In our thing, our heroes were clearly outgunned but had a significant speed advantage. Their goal was to GTFO and leave a Draconite patrol ship eating their space dust. Well, the game doesn’t really spell out how to disengage from a space battle. You can kind of suss it out — we decided that once you were out of weapon and sensor range, and the enemy failed to regain you on sensors, the fight was over — but it felt weird to have to make that call on the spot. I think it’s mostly built for dogfighting to the death. Not terrible, and we did come up with a RAW solution, but remember what I said about flipping around trying to find tiny tables? Yeah. It was a long slog.
After the fight and escape, the bulk of the game revolved around a mysterious shuttle they pulled out of a long-abandoned space hulk — with a low residual charge, an operational AI…and a mystery passenger. The only thing I had come up with in my 20 minutes of free brain time while driving around doing chores or entertaining my kid was “mystery passenger — djinn?” So yeah. It turned out to be a djinn. This was fairly quickly revealed via the group talent that gives our intrepid explorers a Gumshoe-like “just fuckin’ tell me” moment per session. Well, that 20 minutes didn’t actually give me any time to work out what a wandering space djinn might want, but I have all these Lost style loose ends kind of fluttering around so I just grabbed onto a couple of those and ran with it.
Improvising inside a conventional RPG (I’ve decided I hate the term “trad,” I can write about that later) is a skill I’ve let get rusty. It’s especially tough in an unfamiliar game! Like, I’ve improvised plenty of Mutant: Year Zero sessions because I’ve got that game dialed. I can feel out threat levels, and I know how to navigate through fuzzy patches in the rules. But Coriolis is different enough that I’m not super comfy doing that yet.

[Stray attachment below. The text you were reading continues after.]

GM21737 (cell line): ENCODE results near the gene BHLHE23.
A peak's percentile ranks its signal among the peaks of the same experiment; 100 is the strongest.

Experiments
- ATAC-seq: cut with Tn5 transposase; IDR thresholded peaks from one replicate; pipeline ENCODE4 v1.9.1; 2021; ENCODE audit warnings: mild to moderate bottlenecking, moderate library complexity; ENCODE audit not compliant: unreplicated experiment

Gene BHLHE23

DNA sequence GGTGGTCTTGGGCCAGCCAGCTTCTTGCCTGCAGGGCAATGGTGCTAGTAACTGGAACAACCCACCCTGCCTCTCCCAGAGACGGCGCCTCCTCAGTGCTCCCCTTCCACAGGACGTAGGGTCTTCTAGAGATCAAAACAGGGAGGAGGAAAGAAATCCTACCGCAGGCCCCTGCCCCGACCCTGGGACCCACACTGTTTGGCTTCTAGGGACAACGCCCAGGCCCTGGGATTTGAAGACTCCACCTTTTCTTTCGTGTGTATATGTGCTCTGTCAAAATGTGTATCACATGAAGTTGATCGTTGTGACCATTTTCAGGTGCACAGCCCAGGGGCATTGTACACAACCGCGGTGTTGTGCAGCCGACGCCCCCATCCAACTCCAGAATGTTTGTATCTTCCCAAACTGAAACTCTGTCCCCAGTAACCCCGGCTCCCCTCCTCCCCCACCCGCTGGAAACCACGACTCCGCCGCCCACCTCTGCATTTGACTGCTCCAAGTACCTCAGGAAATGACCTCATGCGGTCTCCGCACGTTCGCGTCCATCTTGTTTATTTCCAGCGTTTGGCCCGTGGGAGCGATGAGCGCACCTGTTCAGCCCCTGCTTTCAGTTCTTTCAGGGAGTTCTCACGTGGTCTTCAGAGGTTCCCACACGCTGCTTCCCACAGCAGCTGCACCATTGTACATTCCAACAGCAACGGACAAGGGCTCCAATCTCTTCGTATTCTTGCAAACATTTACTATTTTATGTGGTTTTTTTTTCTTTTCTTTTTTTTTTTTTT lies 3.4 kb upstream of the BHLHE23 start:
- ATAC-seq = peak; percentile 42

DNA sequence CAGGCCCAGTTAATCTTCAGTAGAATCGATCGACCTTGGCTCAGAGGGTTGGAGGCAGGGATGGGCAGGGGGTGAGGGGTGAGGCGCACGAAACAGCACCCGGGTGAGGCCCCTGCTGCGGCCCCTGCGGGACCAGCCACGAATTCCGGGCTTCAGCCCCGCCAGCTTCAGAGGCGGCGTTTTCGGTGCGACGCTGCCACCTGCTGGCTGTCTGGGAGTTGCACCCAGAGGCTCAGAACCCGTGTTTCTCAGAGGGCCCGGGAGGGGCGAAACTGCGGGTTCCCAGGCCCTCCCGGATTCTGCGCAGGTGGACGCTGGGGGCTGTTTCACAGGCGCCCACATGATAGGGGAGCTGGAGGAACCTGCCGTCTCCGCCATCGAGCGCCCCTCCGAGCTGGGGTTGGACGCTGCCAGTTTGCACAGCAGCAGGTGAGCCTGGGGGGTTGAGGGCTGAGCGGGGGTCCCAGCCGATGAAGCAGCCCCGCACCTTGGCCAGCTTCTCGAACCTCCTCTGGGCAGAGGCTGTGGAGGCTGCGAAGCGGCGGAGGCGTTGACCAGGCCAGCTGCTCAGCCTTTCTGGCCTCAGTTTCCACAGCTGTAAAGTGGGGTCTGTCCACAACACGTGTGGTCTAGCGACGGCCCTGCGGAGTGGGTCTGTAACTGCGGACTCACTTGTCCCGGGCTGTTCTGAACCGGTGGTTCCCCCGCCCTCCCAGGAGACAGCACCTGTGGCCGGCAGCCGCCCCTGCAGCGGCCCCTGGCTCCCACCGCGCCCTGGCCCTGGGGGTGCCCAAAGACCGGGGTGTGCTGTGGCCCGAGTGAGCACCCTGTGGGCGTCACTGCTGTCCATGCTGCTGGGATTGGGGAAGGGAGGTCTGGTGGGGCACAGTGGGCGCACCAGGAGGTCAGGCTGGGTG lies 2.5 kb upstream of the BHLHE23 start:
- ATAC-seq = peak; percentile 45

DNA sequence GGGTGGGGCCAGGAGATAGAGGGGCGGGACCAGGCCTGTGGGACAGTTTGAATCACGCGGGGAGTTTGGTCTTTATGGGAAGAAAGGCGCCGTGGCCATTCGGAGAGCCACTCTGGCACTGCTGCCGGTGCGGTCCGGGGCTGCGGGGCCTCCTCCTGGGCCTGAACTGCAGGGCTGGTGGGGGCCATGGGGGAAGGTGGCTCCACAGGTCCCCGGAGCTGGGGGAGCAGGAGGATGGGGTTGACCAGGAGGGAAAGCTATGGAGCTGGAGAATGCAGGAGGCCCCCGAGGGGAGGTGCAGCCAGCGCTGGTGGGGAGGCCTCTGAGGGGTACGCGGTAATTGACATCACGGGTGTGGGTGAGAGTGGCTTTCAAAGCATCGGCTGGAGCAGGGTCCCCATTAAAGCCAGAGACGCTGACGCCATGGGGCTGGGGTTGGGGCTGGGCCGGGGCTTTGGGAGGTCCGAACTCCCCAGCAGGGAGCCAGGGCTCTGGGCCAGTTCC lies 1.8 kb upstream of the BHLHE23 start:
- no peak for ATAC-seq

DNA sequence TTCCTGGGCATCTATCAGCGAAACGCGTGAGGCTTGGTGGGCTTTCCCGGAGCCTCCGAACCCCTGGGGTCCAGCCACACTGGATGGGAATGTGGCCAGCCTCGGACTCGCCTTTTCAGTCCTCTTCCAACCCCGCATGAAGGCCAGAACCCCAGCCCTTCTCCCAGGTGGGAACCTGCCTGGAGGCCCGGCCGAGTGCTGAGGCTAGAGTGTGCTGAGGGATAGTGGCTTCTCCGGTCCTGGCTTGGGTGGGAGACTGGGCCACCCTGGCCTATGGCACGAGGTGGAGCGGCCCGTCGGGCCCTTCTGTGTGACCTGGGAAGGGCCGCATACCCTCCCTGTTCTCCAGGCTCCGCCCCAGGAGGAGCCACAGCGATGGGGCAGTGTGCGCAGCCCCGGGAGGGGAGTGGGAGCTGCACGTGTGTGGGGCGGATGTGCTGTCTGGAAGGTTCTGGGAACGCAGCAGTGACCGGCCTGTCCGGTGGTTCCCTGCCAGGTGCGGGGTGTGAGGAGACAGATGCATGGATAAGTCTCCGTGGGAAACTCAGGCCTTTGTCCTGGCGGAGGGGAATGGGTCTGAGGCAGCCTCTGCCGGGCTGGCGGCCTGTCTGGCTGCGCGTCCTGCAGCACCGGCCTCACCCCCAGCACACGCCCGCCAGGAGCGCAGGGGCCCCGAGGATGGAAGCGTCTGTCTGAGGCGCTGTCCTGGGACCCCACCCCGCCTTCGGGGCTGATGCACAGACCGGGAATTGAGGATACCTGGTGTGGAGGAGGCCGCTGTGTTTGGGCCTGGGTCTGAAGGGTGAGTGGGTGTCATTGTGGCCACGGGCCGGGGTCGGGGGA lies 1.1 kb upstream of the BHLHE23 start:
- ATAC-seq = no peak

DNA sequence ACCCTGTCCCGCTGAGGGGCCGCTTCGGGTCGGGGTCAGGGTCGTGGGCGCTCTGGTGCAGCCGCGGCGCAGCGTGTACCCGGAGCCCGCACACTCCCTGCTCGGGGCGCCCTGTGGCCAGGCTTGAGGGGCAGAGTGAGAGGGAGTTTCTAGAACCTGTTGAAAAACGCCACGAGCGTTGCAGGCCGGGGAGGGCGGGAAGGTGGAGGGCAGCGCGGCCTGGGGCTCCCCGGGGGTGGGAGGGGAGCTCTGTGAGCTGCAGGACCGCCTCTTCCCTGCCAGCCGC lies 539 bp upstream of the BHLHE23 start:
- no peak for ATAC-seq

Jonathan Perrine made a really nice point in the debrief that conventional games require you to form strong opinions about what to care about whereas most storygames’ designs are built to provide those opinions instead. Like how a well designed PbtA moves set will not only provide specific context for where the interesting uncertainty lies, but also provide a framework for snowballing through moves and providing clear prompts for when and what to talk about. And conventional RPGs just don’t do that, right? It’s 100% on the GM to make the calls. That’s cool, I’ve done it for decades, but I just wasn’t quite in that head yet.
I’m gonna give the game one more session to feel out my own feelings on all this. Do I really have the juice to do the heavy lifting? Is the game providing enough fun structure (procedural or fictional) to want to spend time inside of it?
I will say that I’m super curious how the game feels if you don’t go the explorer route. I’m betting you spend a lot more time soaking up the setting if you’re merchants or pilgrims or whatever. Explorers by definition remove themselves from the setting for big stretches to go out to where the mysteries are. It’s probably just on me but I do feel an interesting tension there, where the external mysteries and the setting meet. When the crew returns with one huge payday and a job completed for a patron, I’m betting they’re going to want to head right back out fast, in no small part because their characters are built for that and not dealing with people, ugh.